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Wall Street Journal / Biz - Money

Clothier J. Press Looks to Spur U.S. Sales with New Midtown N.Y. Store

Preppy clothing retailer J. Press is trying to ignite U.S. sales by opening a store in the Midtown Manhattan building that houses the Yale Club this October.


Michael Rovner

Preppy clothing retailer J. Press said it is trying to ignite U.S. sales by opening a store in the Midtown Manhattan building that houses the Yale Club this October.

The 115-year-old haberdashery said it closed its 4,100-square-foot flagship store on Madison Avenue in 2014 after it couldn’t renew its lease because of a building renovation. J. Press now will be opening a new 2,800-square-foot store on Vanderbilt Avenue, near Grand Central Terminal.

The move near the Yale Club is one of the biggest investments for the brand in a long time, according to Jun Murakami, chief executive officer of Japanese company Onward USA, whose parent owns J. Press. He added the Midtown space is expected to generate 25% of total U.S. sales.

Mr. Murakami also said he forecasts 30% of J. Press’s sales will be generated online in the near future, and the company hopes to increase that number to 50% by relaunching its website and boosting its presence on social media.

The proximity to the Yale Club represents a homecoming of sorts for J. Press, which began by selling ties, belts and odd trousers near the school’s New Haven, Conn., campus in 1902. The brand is known in preppy circles for its embroidered collegiate logos and cocktail-themed accessories such as needlepoint martini-themed cuff links.

The retailer is betting that these clothes will still resonate with today’s buyers. Richard Press, former CEO of J. Press and grandson of its founder, said: “Finding the appropriate audience became a challenge starting in the ’70s because 70% of the sales at J. Press were dress clothing, sport jackets and ties. If this is gone with the wind, the key is identifying the replacements that don’t denote slobdom.”

Some point to challenges for the brand in today’s tough retail environment, which has many companies cutting back their brick-and-mortar presence.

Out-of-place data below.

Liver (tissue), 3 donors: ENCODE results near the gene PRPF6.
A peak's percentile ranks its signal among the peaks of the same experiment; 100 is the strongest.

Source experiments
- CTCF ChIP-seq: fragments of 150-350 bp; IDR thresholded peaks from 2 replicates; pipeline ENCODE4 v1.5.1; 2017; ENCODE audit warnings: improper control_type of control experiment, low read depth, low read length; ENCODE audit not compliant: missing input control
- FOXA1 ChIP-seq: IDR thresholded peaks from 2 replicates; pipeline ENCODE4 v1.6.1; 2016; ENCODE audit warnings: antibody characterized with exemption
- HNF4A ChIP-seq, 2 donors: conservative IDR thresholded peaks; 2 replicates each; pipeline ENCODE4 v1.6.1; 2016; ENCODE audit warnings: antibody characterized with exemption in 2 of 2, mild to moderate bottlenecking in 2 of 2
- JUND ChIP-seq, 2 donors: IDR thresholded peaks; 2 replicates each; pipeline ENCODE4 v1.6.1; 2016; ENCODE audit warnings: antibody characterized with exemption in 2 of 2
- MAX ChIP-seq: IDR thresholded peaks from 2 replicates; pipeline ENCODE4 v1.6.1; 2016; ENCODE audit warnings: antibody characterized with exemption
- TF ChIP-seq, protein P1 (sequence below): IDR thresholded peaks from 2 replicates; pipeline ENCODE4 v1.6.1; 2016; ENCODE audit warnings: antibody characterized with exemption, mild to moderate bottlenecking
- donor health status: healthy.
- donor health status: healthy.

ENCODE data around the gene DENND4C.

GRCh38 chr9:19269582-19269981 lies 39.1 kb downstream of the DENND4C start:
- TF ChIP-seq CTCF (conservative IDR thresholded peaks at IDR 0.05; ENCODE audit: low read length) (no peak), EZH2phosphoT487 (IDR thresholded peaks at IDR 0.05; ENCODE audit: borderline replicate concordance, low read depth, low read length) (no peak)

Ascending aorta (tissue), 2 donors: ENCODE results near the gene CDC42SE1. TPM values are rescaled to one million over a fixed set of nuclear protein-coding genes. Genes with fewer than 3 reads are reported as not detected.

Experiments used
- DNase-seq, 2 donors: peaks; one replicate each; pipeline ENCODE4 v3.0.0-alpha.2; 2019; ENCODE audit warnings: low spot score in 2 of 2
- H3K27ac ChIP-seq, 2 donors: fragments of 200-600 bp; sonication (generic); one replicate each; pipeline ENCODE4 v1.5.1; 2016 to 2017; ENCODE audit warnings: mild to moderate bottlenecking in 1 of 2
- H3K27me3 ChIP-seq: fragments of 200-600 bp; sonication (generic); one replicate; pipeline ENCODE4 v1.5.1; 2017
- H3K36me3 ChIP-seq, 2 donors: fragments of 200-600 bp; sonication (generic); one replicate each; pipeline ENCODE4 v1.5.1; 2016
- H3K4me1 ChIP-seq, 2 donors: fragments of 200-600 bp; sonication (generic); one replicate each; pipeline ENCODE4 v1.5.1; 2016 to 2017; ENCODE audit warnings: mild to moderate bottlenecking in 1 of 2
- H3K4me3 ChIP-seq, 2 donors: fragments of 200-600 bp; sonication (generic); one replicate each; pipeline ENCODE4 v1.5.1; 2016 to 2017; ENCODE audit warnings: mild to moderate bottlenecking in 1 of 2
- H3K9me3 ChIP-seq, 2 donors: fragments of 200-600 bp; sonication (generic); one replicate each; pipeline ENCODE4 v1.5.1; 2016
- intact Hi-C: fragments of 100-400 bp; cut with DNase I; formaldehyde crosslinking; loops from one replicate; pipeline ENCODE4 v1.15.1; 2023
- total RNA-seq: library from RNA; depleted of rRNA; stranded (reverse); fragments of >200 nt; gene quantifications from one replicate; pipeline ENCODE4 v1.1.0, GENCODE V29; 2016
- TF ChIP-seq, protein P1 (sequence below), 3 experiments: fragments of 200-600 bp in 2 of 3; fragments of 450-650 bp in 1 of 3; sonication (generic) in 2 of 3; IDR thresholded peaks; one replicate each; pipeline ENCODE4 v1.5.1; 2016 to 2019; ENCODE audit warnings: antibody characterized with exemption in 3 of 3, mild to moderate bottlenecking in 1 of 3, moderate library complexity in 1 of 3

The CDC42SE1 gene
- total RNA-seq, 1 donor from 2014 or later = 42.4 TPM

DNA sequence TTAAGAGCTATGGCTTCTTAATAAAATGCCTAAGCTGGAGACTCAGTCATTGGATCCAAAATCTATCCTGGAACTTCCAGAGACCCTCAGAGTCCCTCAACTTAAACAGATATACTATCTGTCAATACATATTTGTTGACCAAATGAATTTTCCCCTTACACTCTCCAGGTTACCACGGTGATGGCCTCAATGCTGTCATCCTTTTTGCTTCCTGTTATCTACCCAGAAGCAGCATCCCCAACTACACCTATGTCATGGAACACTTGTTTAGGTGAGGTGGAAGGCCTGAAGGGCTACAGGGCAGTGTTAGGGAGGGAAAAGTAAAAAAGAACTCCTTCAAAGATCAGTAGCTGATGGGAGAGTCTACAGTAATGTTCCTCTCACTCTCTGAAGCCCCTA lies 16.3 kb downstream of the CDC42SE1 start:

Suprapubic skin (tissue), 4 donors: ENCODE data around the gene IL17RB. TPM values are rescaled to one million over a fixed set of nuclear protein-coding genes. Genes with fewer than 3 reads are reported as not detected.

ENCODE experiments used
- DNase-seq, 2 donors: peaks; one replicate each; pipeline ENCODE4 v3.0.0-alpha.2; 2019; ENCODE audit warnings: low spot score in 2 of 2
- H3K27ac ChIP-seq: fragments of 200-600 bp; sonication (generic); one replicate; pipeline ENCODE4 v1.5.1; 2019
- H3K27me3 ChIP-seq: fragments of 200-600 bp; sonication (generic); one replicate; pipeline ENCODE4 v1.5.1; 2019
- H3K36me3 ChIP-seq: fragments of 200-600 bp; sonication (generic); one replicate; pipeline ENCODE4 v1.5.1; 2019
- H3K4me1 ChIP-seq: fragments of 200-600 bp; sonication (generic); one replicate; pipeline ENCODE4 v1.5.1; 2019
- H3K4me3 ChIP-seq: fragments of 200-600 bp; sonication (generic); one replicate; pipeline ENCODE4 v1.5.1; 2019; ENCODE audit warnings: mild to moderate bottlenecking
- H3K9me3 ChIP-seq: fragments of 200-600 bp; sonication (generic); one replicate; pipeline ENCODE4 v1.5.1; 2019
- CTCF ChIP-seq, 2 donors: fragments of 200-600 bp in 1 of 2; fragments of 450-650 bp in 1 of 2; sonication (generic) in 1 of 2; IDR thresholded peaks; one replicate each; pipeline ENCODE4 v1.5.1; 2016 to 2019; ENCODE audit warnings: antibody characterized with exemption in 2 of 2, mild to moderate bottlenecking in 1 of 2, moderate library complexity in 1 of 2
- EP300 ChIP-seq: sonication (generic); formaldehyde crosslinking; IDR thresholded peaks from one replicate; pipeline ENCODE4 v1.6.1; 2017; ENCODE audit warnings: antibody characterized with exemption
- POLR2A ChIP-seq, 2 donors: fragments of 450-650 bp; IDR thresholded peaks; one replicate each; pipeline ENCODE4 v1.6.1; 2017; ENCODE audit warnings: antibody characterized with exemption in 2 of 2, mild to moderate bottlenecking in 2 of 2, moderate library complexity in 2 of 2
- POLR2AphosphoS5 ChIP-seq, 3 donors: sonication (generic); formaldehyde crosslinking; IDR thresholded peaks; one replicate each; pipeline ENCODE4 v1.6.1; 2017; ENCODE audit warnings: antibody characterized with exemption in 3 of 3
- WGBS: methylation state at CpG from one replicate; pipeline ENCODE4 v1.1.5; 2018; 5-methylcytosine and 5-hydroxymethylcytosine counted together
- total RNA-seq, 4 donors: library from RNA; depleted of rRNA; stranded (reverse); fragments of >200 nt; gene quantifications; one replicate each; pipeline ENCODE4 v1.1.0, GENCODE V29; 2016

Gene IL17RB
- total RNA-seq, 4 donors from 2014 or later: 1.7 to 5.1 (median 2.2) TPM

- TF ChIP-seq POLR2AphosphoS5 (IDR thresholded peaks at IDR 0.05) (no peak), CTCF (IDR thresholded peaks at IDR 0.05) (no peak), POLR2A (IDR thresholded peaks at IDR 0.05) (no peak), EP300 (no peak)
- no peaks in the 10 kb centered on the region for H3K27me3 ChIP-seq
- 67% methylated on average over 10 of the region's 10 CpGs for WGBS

Paulette Garafalo, CEO of Paul Stuart, a 79-year-old upscale men’s retailer, also with a Japanese parent company, said: “Nothing’s ever a slam dunk. When you’re a small company, your e-commerce is expensive, advertising is expensive, and operations for e-commerce is expensive, too. They also need to keep their eye on clienteling, which may be different here” than in Japan.

In 1986, the brand was acquired by Onward Holdings Co., which operates a portfolio of fashion and hospitality companies in Japan. Onward now runs 131 J. Press shops inside department stores across Japan. It also has small stores in New Haven, near the Yale campus; Cambridge, Mass; Washington; and downtown New York City. The latter will close when the Midtown store opens in the fall. The brand has 35 employees in the U.S., compared with 365 in Japan.

A window of the to-be-opened clothing store on Aug. 31.Photo: Alexander Cohn/The Wall Street Journal

“J. Press has more consumer recognition in Japan than in the United States, so it is about reintroducing the brand back into the mainstream and making sure that we are setup to succeed in the world of modern retail,” said Mr. Murakami.

Marshal Cohen, chief retail analyst at NPD Group, believes J. Press has a “tremendous opportunity” because the brand is still strong with U.S. consumers.

“The challenge is that they’re climbing up a hill selling tailored clothing in a casual environment,” he said. “But there are times when the younger generation needs to get that job or go to a wedding, even in a less dressy world.”

Corrections & Amplifications
J. Press was founded in 1902 and is 115 years old. An earlier version incorrectly stated the year it was founded and its age. (Sept. 12)